National leader Todd Muller lays out vision for New Zealand in key speech

Todd Muller has outlined National's first-term priorities if he takes power in the upcoming election, promising tens of thousands of new full-time jobs and a better economy.

Speaking at his home community of Te Puna on Sunday, the leader of the Opposition said New Zealand faces its greatest economic and unemployment crisis since the Great Depression.

But he also acknowledged the failures of previous National Governments to fix social deprivation, saying he doesn't believe New Zealand has fulfilled the dream of a 'Decent Society' yet.

"According to Infometrics there will soon be a second wave of job losses, twice as bad as the first. That means around 120,000 families will have lost their income by the election, and it will be worse by Christmas," Muller said.

"Infometrics forecast that in October, November and December - just after we have voted - New Zealand families will be hit again by a third wave of job losses.

"Everyone's fear is that the third wave of job losses and unemployment will be the worst of all."

Muller said National has better credibility running the economy in a crisis, pointing out it led the country through the Global Financial Crisis and the Canterbury earthquakes, and argued Labour has failed to deliver on its promises 

"We need a serious discussion this election about our country's future over the next three, six and nine years - not just cheap slogans and working groups," he said.

"Without a Government that is competent to deliver an economic plan, and with a record in sound management, hundreds of thousands of Kiwis will experience unemployment of some form over the next couple of years.

"However proud we are of how our 'Team of Five Million' addressed the health crisis, we cannot risk a Labour Government being in charge of the economic and unemployment crisis ahead."

More jobs, more benefits

Muller said he would focus on creating new full-time jobs, while also raising benefits.

"National will not increase the taxes New Zealanders pay. Nor will we ever cut benefits, and we will continue to increase New Zealand's investment in hospitals, schools and the welfare safety net," he said.

He pointed to policies like the JobStart plan, the $100 million Tourism Accelerator plan, and a proposal to pay teacher registration fees.

"National's prudent economic management, plus our new initiatives like JobStart, will return New Zealand to an economy like the one bequeathed by Bill English to the current Government, creating ten thousand new, real, permanent, full-time jobs every month," he said.

"We'll achieve it, because economic management is in our National DNA."

Muller draws line with the past

During the 1980s and 1990s, National and Labour carried out far-ranging economic reforms aimed at opening up the country and increasing its competitiveness.

Muller said both parties could have done those economic reforms "more gently, more caringly and with a greater sense of love for our fellow Kiwis".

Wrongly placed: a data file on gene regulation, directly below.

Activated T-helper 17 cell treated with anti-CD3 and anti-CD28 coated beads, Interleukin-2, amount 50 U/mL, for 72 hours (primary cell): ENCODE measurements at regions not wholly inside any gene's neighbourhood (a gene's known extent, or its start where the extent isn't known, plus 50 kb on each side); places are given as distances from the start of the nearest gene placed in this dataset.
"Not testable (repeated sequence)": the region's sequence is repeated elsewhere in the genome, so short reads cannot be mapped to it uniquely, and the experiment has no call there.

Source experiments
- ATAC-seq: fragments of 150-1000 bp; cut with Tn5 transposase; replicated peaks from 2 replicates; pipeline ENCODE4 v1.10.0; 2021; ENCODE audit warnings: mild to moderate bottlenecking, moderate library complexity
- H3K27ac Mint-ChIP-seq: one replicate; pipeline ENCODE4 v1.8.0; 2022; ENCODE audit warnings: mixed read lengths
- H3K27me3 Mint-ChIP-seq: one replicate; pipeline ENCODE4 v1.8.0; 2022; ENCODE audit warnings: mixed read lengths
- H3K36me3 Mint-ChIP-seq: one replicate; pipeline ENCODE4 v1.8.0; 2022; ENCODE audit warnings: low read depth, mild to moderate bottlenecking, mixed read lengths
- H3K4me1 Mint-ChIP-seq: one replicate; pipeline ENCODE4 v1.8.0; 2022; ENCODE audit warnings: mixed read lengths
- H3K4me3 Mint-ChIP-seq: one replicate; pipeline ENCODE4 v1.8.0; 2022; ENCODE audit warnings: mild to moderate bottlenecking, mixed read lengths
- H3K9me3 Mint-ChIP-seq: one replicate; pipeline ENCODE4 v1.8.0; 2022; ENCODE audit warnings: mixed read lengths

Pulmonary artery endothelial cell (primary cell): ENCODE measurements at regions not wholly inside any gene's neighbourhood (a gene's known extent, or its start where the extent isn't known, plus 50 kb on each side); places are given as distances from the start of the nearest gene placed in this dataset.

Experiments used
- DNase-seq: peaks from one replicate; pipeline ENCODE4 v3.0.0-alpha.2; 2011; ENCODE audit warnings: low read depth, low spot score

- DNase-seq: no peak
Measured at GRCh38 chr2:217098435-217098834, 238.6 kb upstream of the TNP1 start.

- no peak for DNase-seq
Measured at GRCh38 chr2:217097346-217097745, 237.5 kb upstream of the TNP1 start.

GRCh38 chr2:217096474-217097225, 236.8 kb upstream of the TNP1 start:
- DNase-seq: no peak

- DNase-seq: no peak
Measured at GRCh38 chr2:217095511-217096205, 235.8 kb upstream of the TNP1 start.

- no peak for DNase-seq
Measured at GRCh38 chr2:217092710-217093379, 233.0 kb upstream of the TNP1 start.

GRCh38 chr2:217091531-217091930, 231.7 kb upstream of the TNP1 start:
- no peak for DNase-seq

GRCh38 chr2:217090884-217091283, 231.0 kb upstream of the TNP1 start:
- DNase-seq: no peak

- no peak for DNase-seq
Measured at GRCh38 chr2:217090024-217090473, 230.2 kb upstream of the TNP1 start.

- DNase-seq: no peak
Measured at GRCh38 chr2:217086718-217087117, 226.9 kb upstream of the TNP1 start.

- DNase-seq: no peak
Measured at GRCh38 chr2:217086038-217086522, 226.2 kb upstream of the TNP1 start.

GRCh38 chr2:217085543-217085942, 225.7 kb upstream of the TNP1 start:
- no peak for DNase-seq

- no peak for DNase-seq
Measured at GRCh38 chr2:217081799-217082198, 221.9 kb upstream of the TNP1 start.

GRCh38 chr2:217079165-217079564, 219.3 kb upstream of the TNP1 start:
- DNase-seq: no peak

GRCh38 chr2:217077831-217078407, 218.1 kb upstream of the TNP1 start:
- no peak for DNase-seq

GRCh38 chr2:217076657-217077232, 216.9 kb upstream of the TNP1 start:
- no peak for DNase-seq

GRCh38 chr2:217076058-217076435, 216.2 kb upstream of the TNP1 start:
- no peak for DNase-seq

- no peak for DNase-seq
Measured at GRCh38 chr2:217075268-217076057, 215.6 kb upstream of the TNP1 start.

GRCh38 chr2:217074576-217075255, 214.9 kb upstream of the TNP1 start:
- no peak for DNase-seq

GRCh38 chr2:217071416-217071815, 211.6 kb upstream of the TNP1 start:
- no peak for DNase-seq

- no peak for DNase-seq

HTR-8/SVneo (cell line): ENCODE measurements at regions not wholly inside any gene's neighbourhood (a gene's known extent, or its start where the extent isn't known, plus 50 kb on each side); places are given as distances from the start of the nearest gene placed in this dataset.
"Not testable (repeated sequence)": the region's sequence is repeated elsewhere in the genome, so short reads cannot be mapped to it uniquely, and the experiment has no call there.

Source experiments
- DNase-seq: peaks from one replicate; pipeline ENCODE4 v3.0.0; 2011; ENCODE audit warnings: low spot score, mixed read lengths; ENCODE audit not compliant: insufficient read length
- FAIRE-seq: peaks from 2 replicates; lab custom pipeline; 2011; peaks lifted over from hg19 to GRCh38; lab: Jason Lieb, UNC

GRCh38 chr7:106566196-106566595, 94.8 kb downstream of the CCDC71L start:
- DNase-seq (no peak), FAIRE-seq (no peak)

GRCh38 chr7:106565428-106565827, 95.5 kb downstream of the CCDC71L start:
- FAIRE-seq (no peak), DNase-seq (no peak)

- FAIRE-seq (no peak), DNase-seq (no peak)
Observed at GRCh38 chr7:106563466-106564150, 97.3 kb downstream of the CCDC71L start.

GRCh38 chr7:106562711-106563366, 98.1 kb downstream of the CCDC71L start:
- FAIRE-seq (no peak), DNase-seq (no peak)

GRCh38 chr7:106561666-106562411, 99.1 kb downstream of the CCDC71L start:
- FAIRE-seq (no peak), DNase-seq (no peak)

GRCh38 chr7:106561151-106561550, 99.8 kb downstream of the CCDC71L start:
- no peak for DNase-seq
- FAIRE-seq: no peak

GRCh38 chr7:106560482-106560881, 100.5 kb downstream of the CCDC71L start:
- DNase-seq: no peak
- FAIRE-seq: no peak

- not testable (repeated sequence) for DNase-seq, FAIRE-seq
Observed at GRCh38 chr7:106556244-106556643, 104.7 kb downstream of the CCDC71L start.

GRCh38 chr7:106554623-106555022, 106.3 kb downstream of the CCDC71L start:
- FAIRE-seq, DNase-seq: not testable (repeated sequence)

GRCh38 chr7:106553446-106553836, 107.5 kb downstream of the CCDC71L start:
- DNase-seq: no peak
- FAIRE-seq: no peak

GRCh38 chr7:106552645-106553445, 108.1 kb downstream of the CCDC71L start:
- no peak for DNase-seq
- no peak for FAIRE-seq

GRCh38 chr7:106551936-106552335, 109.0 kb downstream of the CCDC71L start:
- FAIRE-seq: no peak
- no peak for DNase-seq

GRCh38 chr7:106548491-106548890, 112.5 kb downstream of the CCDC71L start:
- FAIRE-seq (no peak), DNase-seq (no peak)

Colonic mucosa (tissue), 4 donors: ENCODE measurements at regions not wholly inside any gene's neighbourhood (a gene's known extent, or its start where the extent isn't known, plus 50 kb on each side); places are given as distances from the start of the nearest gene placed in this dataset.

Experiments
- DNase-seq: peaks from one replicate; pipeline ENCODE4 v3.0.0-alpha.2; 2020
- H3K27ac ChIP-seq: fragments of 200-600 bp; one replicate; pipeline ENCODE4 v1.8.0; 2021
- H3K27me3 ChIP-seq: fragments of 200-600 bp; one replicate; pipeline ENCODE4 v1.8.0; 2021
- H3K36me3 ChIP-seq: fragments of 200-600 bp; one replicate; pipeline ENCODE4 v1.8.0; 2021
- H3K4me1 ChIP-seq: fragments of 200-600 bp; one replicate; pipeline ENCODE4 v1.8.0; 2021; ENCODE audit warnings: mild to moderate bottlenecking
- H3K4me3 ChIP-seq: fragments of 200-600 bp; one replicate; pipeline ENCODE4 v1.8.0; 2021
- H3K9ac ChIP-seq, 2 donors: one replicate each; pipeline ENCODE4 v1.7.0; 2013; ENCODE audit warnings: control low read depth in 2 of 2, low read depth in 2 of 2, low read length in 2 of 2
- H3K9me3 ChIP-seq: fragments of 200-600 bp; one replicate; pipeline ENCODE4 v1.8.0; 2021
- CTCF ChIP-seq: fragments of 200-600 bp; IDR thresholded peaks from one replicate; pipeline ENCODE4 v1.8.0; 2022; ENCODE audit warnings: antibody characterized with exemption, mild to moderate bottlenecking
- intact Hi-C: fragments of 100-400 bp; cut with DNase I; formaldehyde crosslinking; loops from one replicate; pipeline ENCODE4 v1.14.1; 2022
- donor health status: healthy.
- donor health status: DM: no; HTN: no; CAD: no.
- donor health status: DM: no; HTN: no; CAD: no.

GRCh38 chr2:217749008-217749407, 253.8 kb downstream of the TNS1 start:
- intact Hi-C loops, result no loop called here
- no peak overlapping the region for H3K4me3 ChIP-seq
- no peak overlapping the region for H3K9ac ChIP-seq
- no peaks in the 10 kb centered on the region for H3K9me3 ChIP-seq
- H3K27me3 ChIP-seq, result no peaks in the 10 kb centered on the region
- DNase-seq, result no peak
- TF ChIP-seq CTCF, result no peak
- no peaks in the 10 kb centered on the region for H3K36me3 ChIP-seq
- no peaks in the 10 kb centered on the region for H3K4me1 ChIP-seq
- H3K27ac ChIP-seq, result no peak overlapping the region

"I believe the speed and sequencing of the economic reforms did terrible harm to the institutions of our communities, and to far too many of our families," he said.

"If we look across the Tasman to our sibling rivals in Australia, it pains me to say that Bob Hawke, Paul Keating and John Howard managed the reform process better than David Lange, or my friend and mentor Jim Bolger."

He also said previous Governments - both those led by former prime ministers Helen Clark and John Key - hadn't done enough to address the "deep-seated social problems we continue to see all around us".

And while he criticised the current Labour Government for turning away from Bill English's social investment approach, Whanau Ora and the Living Standards Framework used to create Budgets, he also said National "did not put them in place as fast as we should have".

'Kind, competent and bold'

Muller laid out his vision for New Zealand, saying he planned to be "kind, competent and bold".

"I don't believe we have fulfilled the Decent Society that we talked about all those years ago when I first joined the National Party," he said.

"I'm proud of what National and New Zealand has achieved since then, but I do not yet see an economy that is truly internationally competitive or agile enough to maintain and improve our standard of living. Nor are we as green as we should be.

"Nor do I see a society where every child is loved by someone, has food on the table, a jacket and decent shoes for winter, and a warm, dry house. I see children coughing all through the winter because of where they live."

Muller said he wanted every New Zealander to be able to fulfil their potential, and live with "genuine love" for their neighbours and country.

"This is my vision. That is what I believe in. That is what will guide me as Prime Minister."

National's priorities

He laid out what he wanted to see at the end of the crisis, saying he wanted National to have:

  • Protected you through the economic and unemployment crisis, and immediately created the conditions for tens of thousands of real, permanent full-time jobs
  • Finally addressed long-term social deprivation, with the urgency applied to the economic crises a generation ago
  • Finally built the first-world road and public transport infrastructure New Zealand needs
  • Backed our families, and rebuilt the fabric of our communities
  • Restored our Government's books so there's more money for schools, hospitals, housing, mental health, addiction services, cancer screening programmes and treatments
  • A stronger social safety net
  • Built a better economy for all of us

And he finished with a little dig at Prime Minister Jacinda Ardern.

"Someone else once said: 'Let's do this'," he said.

"I say: 'Sure. But you need a National Government to get it done'."